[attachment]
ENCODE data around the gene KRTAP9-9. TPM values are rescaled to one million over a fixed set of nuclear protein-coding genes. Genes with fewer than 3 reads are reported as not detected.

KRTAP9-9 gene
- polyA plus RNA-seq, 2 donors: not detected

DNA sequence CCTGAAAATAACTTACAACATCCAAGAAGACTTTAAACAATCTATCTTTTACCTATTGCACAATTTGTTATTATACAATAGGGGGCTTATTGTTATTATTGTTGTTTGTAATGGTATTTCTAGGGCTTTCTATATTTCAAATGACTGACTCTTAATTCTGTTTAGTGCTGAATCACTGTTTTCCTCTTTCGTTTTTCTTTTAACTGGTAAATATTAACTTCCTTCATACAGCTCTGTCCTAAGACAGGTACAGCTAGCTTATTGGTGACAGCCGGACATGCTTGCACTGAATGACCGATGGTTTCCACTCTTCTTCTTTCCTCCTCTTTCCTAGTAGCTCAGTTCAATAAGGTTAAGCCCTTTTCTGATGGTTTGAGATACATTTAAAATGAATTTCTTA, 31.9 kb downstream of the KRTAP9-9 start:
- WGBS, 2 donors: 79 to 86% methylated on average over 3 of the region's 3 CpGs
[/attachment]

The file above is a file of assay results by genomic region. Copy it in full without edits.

ENCODE data around the gene KRTAP9-9. TPM values are rescaled to one million over a fixed set of nuclear protein-coding genes. Genes with fewer than 3 reads are reported as not detected.

KRTAP9-9 gene
- polyA plus RNA-seq, 2 donors: not detected

DNA sequence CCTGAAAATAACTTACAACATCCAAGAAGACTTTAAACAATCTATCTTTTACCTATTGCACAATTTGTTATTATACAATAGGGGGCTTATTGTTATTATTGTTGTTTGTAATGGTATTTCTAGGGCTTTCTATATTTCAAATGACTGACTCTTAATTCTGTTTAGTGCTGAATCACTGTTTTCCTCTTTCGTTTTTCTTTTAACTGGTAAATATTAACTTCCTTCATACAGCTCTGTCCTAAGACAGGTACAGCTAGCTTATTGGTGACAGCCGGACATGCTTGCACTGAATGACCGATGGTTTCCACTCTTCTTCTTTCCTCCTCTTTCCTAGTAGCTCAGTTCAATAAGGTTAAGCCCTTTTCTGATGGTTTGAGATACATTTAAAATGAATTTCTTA, 31.9 kb downstream of the KRTAP9-9 start:
- WGBS, 2 donors: 79 to 86% methylated on average over 3 of the region's 3 CpGs